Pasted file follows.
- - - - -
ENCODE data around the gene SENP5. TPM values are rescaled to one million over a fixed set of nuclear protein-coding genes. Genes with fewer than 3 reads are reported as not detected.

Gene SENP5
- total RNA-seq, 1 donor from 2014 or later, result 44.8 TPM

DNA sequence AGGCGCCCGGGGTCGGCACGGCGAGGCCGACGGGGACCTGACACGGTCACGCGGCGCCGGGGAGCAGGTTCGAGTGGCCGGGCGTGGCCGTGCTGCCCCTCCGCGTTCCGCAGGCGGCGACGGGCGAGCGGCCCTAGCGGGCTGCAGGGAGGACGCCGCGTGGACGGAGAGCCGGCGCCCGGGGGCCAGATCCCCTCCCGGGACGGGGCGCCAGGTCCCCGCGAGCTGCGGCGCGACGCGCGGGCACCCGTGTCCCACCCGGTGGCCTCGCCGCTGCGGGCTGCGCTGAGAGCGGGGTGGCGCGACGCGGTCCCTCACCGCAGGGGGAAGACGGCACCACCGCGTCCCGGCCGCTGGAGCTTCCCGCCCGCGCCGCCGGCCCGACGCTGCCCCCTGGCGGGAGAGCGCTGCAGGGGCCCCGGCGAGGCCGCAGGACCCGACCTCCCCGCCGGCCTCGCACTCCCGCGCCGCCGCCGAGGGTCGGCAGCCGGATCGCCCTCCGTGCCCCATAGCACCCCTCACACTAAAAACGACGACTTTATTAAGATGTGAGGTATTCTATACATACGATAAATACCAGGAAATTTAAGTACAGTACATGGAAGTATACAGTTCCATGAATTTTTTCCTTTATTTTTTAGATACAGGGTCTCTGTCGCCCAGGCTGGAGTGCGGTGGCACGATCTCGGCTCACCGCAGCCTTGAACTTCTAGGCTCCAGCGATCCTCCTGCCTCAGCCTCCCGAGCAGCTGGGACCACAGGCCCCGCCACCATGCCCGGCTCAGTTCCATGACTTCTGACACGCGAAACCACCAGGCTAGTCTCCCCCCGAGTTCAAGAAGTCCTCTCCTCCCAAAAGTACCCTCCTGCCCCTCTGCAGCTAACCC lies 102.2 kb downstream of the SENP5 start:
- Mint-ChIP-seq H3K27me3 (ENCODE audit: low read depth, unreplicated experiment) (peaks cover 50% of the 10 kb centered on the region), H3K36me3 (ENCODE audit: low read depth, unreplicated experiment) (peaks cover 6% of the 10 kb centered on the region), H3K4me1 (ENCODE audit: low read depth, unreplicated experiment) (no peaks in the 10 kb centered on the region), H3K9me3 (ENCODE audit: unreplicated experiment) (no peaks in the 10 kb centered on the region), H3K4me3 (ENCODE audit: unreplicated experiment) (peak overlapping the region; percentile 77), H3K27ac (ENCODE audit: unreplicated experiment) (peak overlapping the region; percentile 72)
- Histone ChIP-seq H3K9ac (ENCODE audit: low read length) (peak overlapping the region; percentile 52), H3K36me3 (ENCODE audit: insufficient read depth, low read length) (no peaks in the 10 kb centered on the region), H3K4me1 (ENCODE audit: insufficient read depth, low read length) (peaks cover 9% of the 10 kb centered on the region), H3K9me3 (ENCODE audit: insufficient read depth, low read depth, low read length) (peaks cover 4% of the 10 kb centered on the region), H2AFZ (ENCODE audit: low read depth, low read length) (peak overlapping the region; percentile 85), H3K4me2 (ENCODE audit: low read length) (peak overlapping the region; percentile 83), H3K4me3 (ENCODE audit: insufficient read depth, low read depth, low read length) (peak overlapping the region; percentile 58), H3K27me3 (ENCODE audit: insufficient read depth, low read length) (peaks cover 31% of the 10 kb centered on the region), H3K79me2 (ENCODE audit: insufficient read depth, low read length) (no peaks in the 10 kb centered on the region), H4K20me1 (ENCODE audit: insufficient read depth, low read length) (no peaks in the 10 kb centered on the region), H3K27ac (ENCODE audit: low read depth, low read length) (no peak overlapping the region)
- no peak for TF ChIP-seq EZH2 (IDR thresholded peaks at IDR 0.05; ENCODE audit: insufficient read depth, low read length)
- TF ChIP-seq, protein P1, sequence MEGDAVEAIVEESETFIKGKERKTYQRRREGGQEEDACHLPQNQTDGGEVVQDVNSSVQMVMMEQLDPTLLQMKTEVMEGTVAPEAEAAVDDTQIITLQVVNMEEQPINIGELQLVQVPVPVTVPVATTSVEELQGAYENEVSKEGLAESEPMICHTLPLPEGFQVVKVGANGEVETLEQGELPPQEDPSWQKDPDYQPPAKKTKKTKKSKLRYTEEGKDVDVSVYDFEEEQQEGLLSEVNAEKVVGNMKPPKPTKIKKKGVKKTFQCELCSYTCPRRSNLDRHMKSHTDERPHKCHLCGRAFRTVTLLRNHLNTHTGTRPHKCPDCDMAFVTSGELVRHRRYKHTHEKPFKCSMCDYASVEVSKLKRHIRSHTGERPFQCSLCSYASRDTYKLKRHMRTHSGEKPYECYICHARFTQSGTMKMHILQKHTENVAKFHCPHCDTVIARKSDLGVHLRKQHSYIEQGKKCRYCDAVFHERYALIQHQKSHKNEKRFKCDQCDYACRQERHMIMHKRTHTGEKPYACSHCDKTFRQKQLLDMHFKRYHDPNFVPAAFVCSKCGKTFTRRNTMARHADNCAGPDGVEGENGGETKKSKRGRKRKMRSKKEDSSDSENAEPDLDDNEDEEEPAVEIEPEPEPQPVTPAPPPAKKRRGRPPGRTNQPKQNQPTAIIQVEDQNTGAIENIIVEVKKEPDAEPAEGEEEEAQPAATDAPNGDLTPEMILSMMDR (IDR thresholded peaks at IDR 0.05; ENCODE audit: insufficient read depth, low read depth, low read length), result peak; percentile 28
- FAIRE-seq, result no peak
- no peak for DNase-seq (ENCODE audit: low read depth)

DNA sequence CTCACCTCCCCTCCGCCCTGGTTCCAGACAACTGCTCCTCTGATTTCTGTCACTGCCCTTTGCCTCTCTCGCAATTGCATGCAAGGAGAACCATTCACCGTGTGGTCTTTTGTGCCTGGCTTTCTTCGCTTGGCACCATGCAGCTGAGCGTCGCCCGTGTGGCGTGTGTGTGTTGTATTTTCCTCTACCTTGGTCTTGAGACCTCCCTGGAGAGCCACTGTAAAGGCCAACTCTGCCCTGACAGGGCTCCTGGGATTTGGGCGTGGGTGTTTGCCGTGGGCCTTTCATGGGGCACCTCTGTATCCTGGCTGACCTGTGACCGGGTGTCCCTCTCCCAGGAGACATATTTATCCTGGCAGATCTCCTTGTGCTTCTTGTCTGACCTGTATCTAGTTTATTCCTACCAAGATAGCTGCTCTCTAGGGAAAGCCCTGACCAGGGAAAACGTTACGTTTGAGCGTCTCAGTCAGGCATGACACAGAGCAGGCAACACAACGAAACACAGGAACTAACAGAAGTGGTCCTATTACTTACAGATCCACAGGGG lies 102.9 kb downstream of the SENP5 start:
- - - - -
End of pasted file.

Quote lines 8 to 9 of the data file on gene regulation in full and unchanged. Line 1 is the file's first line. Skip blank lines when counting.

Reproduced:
- TF ChIP-seq, protein P1, sequence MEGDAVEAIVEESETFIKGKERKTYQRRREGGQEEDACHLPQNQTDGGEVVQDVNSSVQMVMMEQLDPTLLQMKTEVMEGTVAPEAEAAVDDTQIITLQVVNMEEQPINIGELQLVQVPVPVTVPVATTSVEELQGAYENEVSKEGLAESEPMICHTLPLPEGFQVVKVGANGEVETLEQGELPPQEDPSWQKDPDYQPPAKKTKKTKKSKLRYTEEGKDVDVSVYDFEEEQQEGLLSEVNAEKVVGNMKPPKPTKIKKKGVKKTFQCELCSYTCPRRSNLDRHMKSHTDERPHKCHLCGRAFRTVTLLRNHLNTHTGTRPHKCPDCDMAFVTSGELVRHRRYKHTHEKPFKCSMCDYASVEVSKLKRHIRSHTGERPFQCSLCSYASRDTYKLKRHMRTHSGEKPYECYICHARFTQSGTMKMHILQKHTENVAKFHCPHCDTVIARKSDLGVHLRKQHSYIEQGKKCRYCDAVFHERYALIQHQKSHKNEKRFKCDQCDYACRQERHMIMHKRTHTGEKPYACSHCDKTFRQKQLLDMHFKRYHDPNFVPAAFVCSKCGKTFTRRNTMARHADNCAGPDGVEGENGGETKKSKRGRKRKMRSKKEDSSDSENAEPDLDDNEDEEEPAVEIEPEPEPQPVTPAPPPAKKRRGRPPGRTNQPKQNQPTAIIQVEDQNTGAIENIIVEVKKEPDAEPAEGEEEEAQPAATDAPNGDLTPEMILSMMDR (IDR thresholded peaks at IDR 0.05; ENCODE audit: insufficient read depth, low read depth, low read length), result peak; percentile 28
- FAIRE-seq, result no peak